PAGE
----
What is batt insulation?

Batt Insulation: Energy Smith Home Performance was recently asked, “What is batt insulation?” Batt insulation is the most common form of insulation in homes and what comes to people’s minds when insulation is mentioned. And properly insulating a home should always be a priority for homeowners to keep the cost of their energy bills down.

What is batt insulation?

As mentioned before batt insulation is the most common form of insulation found in homes. This is true because contractors typically use batt for new construction. Batt is cheap process when insulating a new home. The way batt is installed keeps labor down and this is a priority for most contractors. Batt  is made up of fiberglass and comes in the form of pre-cut batts or rolls that have been bound. These batts make it easy for contractors to install by simply cutting them into the correct size strips. These strips can then be placed into cavities in the walls, attics, and more to create a barrier against the natural thermal flow.

What product line do you use?

At Energy Smith Home Performance, we use Johns Manville (JM) Kraft-Faced and Unfaced batts and rolls. We believe in offering the finest products available for our customers.

Why is the JM product line considered the best?

The JM company revolutionized the industry years ago when they created a product line that was formaldehyde-free.  Formaldehyde is commonly used to bind the long strands of glass fibers together, but it can potentially cause adverse side effects in people.

To begin with, formaldehyde has a strong odor even though it is a colorless gas. This gas can create health concerns revolving around irritation in the nose, ears, eyes, and throat. It can also cause coughing, wheezing, headaches and other various allergic reactions. Needless to say, any of these effects are not sought by a homeowner.

However, JM created a new bio-based binder that is not only formaldehyde-free but also eco-friendly.

More Information about JM Batts & Rolls

Both the Kraft-faced and Unfaced batts and rolls:

  • Have an R-value from R-11 to R-38
  • Ideal for moisture control in exterior walls.
  • Excellent temperature control.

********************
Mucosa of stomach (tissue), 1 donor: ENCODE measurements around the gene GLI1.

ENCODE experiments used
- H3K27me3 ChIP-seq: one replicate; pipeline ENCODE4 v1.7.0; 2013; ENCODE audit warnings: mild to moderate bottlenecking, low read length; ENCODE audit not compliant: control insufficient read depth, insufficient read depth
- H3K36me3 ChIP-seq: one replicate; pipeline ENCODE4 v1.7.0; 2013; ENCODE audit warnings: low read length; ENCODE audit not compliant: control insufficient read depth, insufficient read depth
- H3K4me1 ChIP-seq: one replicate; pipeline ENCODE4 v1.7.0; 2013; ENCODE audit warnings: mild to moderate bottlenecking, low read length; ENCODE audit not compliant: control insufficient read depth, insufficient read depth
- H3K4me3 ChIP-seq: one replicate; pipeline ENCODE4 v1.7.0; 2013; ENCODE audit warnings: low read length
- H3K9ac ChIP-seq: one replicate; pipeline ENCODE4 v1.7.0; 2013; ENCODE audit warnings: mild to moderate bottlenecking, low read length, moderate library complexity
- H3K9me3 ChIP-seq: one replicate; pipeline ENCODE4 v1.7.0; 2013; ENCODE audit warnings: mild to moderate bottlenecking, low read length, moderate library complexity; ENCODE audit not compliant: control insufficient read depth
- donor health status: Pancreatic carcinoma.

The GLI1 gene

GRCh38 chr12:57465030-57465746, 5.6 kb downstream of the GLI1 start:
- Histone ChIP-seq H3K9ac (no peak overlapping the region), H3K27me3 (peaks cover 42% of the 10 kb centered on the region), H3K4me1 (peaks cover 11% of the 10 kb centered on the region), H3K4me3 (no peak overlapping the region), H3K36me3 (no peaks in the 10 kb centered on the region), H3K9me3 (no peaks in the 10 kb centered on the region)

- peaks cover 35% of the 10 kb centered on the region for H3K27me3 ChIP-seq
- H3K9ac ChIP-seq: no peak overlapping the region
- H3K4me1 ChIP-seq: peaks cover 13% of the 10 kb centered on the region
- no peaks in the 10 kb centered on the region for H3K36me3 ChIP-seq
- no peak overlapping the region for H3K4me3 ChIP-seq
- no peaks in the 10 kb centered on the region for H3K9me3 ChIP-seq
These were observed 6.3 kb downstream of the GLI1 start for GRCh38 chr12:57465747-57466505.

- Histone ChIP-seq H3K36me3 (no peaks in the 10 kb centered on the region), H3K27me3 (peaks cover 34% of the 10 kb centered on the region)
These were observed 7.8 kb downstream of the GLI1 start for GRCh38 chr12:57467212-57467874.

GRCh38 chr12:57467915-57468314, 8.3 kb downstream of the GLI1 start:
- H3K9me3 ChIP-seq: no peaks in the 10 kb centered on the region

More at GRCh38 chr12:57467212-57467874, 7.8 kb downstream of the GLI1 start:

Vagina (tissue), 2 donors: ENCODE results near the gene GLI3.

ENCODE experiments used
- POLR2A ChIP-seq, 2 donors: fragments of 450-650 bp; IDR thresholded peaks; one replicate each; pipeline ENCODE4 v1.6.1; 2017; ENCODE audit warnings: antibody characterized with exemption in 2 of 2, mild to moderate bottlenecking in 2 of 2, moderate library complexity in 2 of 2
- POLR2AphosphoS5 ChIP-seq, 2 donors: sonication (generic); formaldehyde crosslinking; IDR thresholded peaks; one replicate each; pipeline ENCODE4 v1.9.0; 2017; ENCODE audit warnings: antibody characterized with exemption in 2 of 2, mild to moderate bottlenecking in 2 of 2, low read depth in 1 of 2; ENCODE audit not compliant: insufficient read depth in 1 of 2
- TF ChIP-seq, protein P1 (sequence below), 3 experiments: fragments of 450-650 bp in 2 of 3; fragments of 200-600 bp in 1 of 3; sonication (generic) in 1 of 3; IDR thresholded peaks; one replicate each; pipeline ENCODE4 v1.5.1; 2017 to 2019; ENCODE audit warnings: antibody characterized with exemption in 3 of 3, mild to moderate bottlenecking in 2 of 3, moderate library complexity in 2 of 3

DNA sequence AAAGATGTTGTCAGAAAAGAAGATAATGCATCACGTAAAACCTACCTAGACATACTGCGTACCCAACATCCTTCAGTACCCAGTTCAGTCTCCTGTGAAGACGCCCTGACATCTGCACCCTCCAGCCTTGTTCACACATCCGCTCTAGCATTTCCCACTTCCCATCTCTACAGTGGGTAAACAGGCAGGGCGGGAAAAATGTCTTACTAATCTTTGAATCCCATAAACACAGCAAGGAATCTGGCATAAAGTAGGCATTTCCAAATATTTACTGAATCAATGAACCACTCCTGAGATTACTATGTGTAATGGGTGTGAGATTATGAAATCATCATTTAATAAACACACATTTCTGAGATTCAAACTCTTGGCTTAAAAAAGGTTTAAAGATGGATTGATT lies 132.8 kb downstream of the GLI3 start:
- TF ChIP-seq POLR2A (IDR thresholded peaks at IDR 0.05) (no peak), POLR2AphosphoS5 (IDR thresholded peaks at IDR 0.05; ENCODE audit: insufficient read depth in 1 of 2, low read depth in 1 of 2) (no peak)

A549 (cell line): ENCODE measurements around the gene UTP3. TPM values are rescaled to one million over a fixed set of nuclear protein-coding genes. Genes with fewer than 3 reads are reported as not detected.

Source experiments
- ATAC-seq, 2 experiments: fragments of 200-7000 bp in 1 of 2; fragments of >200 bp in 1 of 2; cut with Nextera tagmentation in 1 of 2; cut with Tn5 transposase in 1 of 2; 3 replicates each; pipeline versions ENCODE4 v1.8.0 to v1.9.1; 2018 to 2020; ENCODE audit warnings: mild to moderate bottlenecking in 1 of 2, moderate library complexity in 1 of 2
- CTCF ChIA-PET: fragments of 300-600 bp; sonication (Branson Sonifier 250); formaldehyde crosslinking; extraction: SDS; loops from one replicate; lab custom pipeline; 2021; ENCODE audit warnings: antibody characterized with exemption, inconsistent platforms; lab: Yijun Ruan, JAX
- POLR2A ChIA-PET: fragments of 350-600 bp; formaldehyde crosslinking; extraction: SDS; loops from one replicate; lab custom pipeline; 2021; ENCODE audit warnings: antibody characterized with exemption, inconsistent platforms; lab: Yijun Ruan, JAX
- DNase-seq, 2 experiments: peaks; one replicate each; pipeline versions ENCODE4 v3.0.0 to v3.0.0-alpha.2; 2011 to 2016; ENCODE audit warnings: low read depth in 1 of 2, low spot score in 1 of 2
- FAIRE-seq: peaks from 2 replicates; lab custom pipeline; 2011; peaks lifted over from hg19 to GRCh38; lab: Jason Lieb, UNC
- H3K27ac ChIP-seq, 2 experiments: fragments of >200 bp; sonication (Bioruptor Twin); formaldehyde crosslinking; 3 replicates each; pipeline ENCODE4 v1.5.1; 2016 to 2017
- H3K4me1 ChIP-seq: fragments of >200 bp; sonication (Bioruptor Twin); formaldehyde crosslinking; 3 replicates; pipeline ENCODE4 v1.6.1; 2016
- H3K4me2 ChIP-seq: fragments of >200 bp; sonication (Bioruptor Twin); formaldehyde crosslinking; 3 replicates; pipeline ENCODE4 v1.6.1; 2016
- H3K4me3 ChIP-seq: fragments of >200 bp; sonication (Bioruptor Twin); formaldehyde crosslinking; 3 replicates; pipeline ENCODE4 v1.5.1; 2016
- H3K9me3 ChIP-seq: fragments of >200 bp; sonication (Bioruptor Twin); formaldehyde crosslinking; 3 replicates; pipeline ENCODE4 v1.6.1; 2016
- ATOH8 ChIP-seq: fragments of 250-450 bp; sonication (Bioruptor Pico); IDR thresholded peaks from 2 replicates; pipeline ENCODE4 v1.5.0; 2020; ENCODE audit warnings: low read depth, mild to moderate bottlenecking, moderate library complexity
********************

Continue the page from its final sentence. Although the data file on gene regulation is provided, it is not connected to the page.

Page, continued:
• Superior noise control.

What is the difference between faced and unfaced batt insulation?

The difference between the two is that Kraft-faced paper batts have paper bound to one side of the insulation. This Kraft-paper acts as a vapor barrier and the paper tabs on it can be used to install it in a cavity.

Exterior walls typically have Kraft-paper faced batts while unfaced batts are normally used in crawl spaces. When unfaced batting is used a vapor barrier or retarder, is commonly created using plastic etc. However, each type of batting or rolls can be used in either area as well as others in your home.

Is insulating my home important?

Yes, insulating your home is very important. As a matter of fact, properly insulating your home is an investment that will quickly pay for itself. A properly insulated space will keep the natural thermal flow to a minimum thus resulting in lower energy bills. Insulation is needed to keep you cooler in the summer and warmer in the winter! No one wants to be paying to heat and cool the outdoors, besides the more energy we use the more of an impact we have on the environment.

Can I install insulation myself?

You can certainly DIY and install insulation in your home yourself, but we recommend having a contractor do it for you. Energy Smith Home Performance has highly trained energy auditors who will provide you with a free consultation to assess your home’s needs. In fact, we train others to acquire their certifications in standards and sciences of the Building Performance Institute (BPI). The BPI is the nation’s premier standards and development for energy auditing. Thus, we are experts in our industry and can help you make your home as energy efficient as possible. Contact us today and begin saving!

We hope this answers your very common questions about batt.

 We at EnergySmith would suggest Blow in insulation for most existing homes, due to its ability to enter those gaps, cracks and crevasses all attics tend to have.  Batt is a good first layer, but typically does not cover the ceiling joist in the attic, which leave thermal bridging by the wood.  Blow-In ( Climate Pro ) will address this issue and drastically improve home performance.